Healthy Ageing Network Northern Netherlands (HANNN) mobilises entrepreneurs, intellectuals & government to contribute to the societal challenge, healthy ageing.
This good practice shows how a cluster organisation evolves from a classic cluster to a game changer for a societal challenge and how Smart Specialisation and ERDF funding can further such a change. An important success factor for HANNN is that it was formed around the societal challenge of finding solutions to the ageing population, resulting in a healthier lifestyle and subsequently in economic benefits for the region. ‘Healthy Ageing’ is one of the four societal challenges, the core of the RIS3 strategy of the Northern Netherlands.
In 2009 HANNN was founded in a ‘classic manner’, from the perspective of business development and economics. To reach their objective, a close collaboration has been established of knowledge institutes, governmental institutes and enterprises. A modest amount of ERDF was used to start the cluster. It grew rapidly and built strong (inter)national networks, bringing two times the highest score of Reference Site status on healthy ageing to the region.
Over the years, the cluster got a more holistic approach. With sharing their knowledge, they attracted more attention on healthy ageing within the political agendas. They became a game changer, instigating fundamental changes within policy areas like health care, business development and transport. From 2014 ERDF was used to establish innovative projects to boost developments. This resulted in numerous successful initiatives contributing to the societal challenges addressed by the RIS3 of the region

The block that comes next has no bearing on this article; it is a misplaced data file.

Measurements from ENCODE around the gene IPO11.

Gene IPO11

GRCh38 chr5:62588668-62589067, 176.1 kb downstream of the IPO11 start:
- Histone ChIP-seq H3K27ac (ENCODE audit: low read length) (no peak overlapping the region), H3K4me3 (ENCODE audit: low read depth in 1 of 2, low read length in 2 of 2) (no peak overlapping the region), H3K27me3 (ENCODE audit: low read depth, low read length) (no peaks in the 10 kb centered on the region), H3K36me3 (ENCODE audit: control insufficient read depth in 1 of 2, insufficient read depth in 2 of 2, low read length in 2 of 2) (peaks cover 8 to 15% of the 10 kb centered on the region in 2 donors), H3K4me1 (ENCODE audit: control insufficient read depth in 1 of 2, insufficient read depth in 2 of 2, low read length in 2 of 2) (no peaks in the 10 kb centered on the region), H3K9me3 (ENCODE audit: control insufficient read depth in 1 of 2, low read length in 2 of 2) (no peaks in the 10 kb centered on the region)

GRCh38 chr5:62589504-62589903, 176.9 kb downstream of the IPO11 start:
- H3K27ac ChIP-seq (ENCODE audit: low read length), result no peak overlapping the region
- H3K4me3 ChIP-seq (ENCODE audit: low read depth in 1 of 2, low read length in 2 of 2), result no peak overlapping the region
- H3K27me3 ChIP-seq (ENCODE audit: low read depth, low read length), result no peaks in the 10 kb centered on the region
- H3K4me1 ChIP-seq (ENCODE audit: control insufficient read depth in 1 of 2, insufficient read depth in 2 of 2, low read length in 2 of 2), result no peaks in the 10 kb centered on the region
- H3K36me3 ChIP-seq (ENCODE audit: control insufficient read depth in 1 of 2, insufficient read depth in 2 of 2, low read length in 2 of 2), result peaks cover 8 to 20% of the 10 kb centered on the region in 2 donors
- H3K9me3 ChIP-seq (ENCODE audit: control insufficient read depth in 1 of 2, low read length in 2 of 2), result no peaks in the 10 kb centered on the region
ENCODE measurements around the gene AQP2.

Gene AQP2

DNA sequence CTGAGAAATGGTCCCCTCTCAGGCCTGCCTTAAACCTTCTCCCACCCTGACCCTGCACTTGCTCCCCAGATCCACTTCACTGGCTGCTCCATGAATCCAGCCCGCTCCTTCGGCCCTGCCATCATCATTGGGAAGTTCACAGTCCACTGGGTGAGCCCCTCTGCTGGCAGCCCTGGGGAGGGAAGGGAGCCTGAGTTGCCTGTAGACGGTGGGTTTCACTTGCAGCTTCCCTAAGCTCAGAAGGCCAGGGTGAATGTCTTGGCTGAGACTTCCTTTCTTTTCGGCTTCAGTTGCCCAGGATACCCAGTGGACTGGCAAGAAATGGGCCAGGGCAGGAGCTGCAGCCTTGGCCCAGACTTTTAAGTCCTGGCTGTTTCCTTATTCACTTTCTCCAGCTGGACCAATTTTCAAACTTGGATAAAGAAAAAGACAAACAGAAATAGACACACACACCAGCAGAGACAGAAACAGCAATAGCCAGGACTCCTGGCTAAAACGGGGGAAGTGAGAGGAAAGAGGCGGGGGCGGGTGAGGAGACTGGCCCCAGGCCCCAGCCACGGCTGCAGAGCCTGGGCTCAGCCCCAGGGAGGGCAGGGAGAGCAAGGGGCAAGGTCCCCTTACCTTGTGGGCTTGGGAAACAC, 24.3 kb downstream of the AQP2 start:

Resources needed

Establishment costs: 3 Million, of which €100.000 ERDF. Main finance shifted from primarily private parties to governmental and knowledge institutes within the region.
Two of the three current projects receive funding from ERDF. There are 10 people working for the HANNN (7 FTEs), incl. 4 interns.

Evidence of success

Growth of the network. HANNN started with 12 larger companies as members and currently has 80 members of a wider network.
Municipality Groningen developed a new health strategy, based on a congress HANNN organised. HANNN generally influenced political agendas concerning health in the region.
Participant and co-initiator in over 20 (European) projects and initiatives like LifeLines, Health Hub Roden, and Healthy Ageing Campus. 2 times awarded with highest score Reference Site on healthy ageing.

Difficulties encountered

Changing from a classical ‘economic’ cluster into one with a more holistic approach. Some funders want justification with success rates in numbers. With a societal issue, however, it’s not always measurable. Therefore HANNN transferred more into a system of multi-funding, more secure and independent

Potential for learning or transfer

From this good practice several lessons can be learned and transferred:
1. How to enable clusters to really contribute to societal challenges.
2. The challenge to cope with an ageing population and healthy ageing are already topics of discussion and priority on European and national level. Regions who are also facing this challenge can profit from the experience of HANNN and the Northern Netherlands, being a 4 stars Reference Site.
3. HANNN gained a lot of experience with the creation of start-ups and spin-offs, which subsequently joined business networks and clusters.
4. How to set up a Smart Specialisation Strategy built on societal challenges and how to programme ERDF (and other funds) on this.
Main institution
Healthy Ageing Network Northern Netherlands
Groningen, Netherlands (Nederland)
Start Date
June 2009
End Date


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Good Practices being followed by

Maria Nutu

South Muntenia Regional Development Agency